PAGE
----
City Councilman Jeffrey Koch was cited by a Pittsburgh police officer for harassment and disorderly conduct during a girls softball game Sunday night in Brookline.
Mr. Koch will receive the citations in the mail from narcotics Detective Brian Nicholas.
The citations concern allegations that Mr. Koch used his chest to bump Detective Nicholas' brother, Joseph Nicholas, Brookline's softball coach, as he tried to break up a fight at the game, which took place at the Brookline Memorial Recreation Center in the 1400 block of Brookline Boulevard.
Joseph Nicholas, who is also a Pittsburgh police officer and is assigned to the Hill District station, was off-duty at the time.
In a statement released late yesterday, Mr. Koch said, "Any citation given would be unwarranted. I did absolutely nothing wrong. It is my intention to zealously challenge any citations or allegations of wrongdoing."
Mr. Koch, 44, of Arlington, said he had not yet received the citations.
Asked whether he had asked the police to just let the matter drop, he said, "Well, that was my initial thought, but now I'm not sure it's going to happen."
Joseph Nicholas said his Brookline players had endured razzing and threats throughout their game against a team from the South Side on Sunday when things took a bad turn around the seventh inning.
Mr. Nicholas said Bill Gallagher, the football coach at Perry Traditional Academy, got into an argument with South Side fans while trying to defend his daughter, one of the Brookline players.
Mr. Nicholas said he told the South Side fans he was a police officer and asked them to settle down. He said he was separating Mr. Gallagher and South Side's coach, Gary Bevan, when Mr. Bevan's daughter, Heather, attacked him.
As things deteriorated, Mr. Nicholas said he asked his wife to call 911. He also contacted his brother, who was nearby and on his way to a private security job while in uniform, a common practice for police officers.
When Detective Nicholas arrived, he was asked by his brother to detain Ms. Bevan, 22, of Arlington.
"Her dad reaches out for my brother," said Mr. Nicholas. "I grab her dad and put him into the fence. I said, 'Stand right there.' All of a sudden I heard, 'Hey!' I look to my right and this big guy comes down and bangs me with his chest. I said, 'Back off, I'm a police officer.' He goes, 'What does that mean to me? What do I care if you're a policeman?'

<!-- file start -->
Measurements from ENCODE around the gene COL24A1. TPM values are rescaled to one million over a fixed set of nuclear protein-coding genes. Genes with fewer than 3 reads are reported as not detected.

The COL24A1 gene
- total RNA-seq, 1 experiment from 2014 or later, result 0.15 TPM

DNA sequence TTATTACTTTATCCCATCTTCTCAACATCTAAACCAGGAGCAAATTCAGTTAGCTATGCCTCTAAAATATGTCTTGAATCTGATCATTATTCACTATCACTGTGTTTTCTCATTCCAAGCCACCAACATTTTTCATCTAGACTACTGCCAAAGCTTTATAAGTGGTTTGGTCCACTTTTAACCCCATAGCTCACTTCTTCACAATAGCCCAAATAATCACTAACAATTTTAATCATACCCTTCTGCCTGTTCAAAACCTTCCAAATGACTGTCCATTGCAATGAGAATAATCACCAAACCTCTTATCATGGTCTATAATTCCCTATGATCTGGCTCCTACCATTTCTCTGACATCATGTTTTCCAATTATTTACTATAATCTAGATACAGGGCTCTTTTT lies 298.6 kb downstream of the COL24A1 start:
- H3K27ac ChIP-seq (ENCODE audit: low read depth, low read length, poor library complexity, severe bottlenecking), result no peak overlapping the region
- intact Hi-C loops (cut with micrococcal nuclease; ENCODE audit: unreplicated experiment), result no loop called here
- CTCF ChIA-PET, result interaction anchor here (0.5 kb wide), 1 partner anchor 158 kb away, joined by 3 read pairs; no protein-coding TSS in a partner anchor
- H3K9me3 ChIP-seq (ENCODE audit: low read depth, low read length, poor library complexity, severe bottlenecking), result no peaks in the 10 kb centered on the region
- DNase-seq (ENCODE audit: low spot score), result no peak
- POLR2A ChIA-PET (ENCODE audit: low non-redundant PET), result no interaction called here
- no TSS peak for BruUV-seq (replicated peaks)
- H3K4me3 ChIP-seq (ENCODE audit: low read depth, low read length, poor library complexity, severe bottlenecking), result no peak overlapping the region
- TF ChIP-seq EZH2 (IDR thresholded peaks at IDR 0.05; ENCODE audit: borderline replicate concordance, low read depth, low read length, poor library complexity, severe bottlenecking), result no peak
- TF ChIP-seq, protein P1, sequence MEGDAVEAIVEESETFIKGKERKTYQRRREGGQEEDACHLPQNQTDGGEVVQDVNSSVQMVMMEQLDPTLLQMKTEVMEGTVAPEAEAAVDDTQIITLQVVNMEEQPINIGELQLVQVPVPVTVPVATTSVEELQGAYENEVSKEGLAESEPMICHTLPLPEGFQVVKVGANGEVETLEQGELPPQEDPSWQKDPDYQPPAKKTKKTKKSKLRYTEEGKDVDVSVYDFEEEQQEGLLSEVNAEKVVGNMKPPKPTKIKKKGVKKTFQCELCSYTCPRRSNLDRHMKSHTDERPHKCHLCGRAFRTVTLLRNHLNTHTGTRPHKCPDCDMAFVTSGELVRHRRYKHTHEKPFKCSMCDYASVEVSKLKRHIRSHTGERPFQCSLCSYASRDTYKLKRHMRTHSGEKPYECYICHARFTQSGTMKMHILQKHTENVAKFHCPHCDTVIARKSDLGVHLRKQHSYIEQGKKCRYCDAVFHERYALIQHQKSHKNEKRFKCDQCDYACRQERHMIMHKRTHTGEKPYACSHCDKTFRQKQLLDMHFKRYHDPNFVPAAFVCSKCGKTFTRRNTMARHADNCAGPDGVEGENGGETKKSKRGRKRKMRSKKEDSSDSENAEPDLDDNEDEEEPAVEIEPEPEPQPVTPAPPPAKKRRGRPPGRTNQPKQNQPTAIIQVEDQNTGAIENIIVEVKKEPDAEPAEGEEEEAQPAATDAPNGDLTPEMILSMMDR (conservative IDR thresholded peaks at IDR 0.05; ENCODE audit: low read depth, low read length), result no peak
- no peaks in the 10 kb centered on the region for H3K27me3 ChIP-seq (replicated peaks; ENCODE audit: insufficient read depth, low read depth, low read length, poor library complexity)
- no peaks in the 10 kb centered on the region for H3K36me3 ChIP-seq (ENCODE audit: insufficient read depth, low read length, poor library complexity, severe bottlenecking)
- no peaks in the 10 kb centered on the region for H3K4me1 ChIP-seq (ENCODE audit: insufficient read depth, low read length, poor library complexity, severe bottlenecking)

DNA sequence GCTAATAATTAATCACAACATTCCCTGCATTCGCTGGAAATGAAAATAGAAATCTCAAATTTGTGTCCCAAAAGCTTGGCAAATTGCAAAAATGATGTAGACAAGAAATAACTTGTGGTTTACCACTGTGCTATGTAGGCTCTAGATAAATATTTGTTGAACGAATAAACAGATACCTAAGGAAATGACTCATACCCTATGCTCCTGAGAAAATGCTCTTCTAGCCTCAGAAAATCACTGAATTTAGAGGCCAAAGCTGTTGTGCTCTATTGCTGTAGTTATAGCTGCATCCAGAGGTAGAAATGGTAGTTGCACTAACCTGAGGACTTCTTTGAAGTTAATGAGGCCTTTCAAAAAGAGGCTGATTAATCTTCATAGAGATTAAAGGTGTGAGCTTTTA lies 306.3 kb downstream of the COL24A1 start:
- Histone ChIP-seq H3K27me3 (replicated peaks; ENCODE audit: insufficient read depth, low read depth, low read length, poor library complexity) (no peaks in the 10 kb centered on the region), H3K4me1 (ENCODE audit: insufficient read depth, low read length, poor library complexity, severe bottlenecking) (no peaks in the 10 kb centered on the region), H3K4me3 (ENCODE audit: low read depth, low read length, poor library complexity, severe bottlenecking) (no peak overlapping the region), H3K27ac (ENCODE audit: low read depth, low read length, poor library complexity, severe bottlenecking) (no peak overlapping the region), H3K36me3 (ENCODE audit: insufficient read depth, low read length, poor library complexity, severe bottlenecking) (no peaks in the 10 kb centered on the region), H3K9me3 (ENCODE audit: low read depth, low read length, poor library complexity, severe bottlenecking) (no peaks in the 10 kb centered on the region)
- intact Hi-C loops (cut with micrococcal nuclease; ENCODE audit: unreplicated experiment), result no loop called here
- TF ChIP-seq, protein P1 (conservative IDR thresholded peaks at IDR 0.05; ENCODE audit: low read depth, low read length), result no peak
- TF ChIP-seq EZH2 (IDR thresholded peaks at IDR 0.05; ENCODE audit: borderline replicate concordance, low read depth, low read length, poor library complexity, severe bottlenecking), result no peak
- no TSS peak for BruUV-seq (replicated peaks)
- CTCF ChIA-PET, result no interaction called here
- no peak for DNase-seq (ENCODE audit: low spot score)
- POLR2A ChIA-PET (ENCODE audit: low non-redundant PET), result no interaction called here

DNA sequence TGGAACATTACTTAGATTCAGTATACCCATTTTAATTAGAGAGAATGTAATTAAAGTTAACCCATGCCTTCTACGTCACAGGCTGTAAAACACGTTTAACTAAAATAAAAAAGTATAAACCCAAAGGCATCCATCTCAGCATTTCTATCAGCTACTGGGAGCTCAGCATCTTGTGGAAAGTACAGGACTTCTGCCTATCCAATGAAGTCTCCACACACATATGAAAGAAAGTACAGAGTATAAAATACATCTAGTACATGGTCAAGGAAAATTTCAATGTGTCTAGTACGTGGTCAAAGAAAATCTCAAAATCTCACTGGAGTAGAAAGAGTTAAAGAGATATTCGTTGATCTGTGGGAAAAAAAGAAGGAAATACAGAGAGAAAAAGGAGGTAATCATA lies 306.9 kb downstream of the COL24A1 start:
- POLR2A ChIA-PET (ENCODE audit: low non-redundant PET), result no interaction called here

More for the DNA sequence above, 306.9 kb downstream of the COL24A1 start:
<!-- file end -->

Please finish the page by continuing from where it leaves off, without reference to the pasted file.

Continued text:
"That," Mr. Nicholas said. "was the councilman."
Detective Nicholas stepped between his brother and Mr. Koch and gave the councilman a shove, Mr. Nicholas said. The councilman tried to grab a garbage can and ended up falling over, Mr. Nicholas said.
Pittsburgh police from the South Side station responded to the fight around 10 p.m. and charged Ms. Bevan with assault. Ms. Bevan was released on her own recognizance.
A police affidavit supporting the arrest said Ms. Bevan came out on the field and refused to comply with several warnings to leave. It said she then punched Joseph Nicholas three or four times after he identified himself as a police officer.
"I'm really not allowed to say anything right now," Ms. Bevan said yesterday. She said she had obtained a lawyer, whose name she would not reveal.
In his statement, Mr. Koch described the incident as a "minor altercation that did not involve me. The only thing that I can say about this is that at no time did I act inappropriately, and at no time did I violate any law."
One of Mr. Koch's foes in the special election, Jason Phillips, of the South Side Flats, criticized Mr. Koch during the public comment period at council's meeting yesterday.
"I don't think a children's sporting event is the place to flex your muscle," Mr. Phillips said. "I believe you are guilty of at least bad judgment. ... When you do things like that, you put others at risk. You're supposed to be a pillar of our community. Please represent us. Don't embarrass us."